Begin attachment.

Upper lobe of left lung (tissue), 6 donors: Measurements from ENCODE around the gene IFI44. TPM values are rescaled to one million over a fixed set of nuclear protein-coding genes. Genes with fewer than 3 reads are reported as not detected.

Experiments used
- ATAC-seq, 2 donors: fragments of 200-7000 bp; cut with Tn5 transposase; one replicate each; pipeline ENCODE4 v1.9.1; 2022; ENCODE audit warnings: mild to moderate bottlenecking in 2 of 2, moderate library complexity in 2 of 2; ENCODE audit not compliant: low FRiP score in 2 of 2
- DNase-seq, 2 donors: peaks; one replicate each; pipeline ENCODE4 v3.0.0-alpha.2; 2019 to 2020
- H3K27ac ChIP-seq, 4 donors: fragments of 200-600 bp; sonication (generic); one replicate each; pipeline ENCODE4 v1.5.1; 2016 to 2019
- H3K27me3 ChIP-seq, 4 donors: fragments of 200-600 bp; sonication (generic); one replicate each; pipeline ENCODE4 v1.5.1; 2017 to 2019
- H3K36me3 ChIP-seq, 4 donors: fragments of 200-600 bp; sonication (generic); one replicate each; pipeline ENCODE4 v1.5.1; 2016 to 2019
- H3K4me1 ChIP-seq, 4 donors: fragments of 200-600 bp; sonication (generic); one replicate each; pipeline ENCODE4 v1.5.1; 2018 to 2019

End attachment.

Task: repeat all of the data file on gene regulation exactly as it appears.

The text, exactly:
Upper lobe of left lung (tissue), 6 donors: Measurements from ENCODE around the gene IFI44. TPM values are rescaled to one million over a fixed set of nuclear protein-coding genes. Genes with fewer than 3 reads are reported as not detected.

Experiments used
- ATAC-seq, 2 donors: fragments of 200-7000 bp; cut with Tn5 transposase; one replicate each; pipeline ENCODE4 v1.9.1; 2022; ENCODE audit warnings: mild to moderate bottlenecking in 2 of 2, moderate library complexity in 2 of 2; ENCODE audit not compliant: low FRiP score in 2 of 2
- DNase-seq, 2 donors: peaks; one replicate each; pipeline ENCODE4 v3.0.0-alpha.2; 2019 to 2020
- H3K27ac ChIP-seq, 4 donors: fragments of 200-600 bp; sonication (generic); one replicate each; pipeline ENCODE4 v1.5.1; 2016 to 2019
- H3K27me3 ChIP-seq, 4 donors: fragments of 200-600 bp; sonication (generic); one replicate each; pipeline ENCODE4 v1.5.1; 2017 to 2019
- H3K36me3 ChIP-seq, 4 donors: fragments of 200-600 bp; sonication (generic); one replicate each; pipeline ENCODE4 v1.5.1; 2016 to 2019
- H3K4me1 ChIP-seq, 4 donors: fragments of 200-600 bp; sonication (generic); one replicate each; pipeline ENCODE4 v1.5.1; 2018 to 2019